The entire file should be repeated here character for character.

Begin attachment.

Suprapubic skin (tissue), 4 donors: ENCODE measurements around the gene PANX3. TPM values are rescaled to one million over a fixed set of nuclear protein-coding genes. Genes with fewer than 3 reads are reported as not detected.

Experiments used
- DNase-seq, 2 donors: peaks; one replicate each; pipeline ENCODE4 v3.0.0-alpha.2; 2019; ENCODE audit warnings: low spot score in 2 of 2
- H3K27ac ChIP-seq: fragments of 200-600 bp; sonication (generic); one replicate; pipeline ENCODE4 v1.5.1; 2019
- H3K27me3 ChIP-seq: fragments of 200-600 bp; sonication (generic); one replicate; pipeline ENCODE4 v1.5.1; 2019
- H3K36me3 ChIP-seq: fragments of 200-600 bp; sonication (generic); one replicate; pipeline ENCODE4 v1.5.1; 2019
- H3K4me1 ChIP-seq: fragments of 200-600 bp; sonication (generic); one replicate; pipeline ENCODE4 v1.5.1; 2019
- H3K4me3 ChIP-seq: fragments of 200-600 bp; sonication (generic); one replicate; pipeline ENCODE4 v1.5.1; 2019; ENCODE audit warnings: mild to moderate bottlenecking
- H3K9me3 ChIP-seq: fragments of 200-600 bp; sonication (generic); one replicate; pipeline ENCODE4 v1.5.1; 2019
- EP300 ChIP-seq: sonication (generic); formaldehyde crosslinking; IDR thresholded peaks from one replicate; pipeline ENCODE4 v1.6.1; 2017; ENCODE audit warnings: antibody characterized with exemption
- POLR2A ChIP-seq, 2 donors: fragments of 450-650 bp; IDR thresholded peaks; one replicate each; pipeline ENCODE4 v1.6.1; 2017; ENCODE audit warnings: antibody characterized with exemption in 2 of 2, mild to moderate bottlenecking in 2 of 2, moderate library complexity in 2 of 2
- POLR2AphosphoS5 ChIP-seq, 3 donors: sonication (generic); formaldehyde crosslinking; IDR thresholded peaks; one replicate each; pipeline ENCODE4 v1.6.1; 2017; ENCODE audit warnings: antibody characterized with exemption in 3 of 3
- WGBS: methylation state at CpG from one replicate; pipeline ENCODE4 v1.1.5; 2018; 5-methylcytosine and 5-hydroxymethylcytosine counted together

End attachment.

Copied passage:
Suprapubic skin (tissue), 4 donors: ENCODE measurements around the gene PANX3. TPM values are rescaled to one million over a fixed set of nuclear protein-coding genes. Genes with fewer than 3 reads are reported as not detected.

Experiments used
- DNase-seq, 2 donors: peaks; one replicate each; pipeline ENCODE4 v3.0.0-alpha.2; 2019; ENCODE audit warnings: low spot score in 2 of 2
- H3K27ac ChIP-seq: fragments of 200-600 bp; sonication (generic); one replicate; pipeline ENCODE4 v1.5.1; 2019
- H3K27me3 ChIP-seq: fragments of 200-600 bp; sonication (generic); one replicate; pipeline ENCODE4 v1.5.1; 2019
- H3K36me3 ChIP-seq: fragments of 200-600 bp; sonication (generic); one replicate; pipeline ENCODE4 v1.5.1; 2019
- H3K4me1 ChIP-seq: fragments of 200-600 bp; sonication (generic); one replicate; pipeline ENCODE4 v1.5.1; 2019
- H3K4me3 ChIP-seq: fragments of 200-600 bp; sonication (generic); one replicate; pipeline ENCODE4 v1.5.1; 2019; ENCODE audit warnings: mild to moderate bottlenecking
- H3K9me3 ChIP-seq: fragments of 200-600 bp; sonication (generic); one replicate; pipeline ENCODE4 v1.5.1; 2019
- EP300 ChIP-seq: sonication (generic); formaldehyde crosslinking; IDR thresholded peaks from one replicate; pipeline ENCODE4 v1.6.1; 2017; ENCODE audit warnings: antibody characterized with exemption
- POLR2A ChIP-seq, 2 donors: fragments of 450-650 bp; IDR thresholded peaks; one replicate each; pipeline ENCODE4 v1.6.1; 2017; ENCODE audit warnings: antibody characterized with exemption in 2 of 2, mild to moderate bottlenecking in 2 of 2, moderate library complexity in 2 of 2
- POLR2AphosphoS5 ChIP-seq, 3 donors: sonication (generic); formaldehyde crosslinking; IDR thresholded peaks; one replicate each; pipeline ENCODE4 v1.6.1; 2017; ENCODE audit warnings: antibody characterized with exemption in 3 of 3
- WGBS: methylation state at CpG from one replicate; pipeline ENCODE4 v1.1.5; 2018; 5-methylcytosine and 5-hydroxymethylcytosine counted together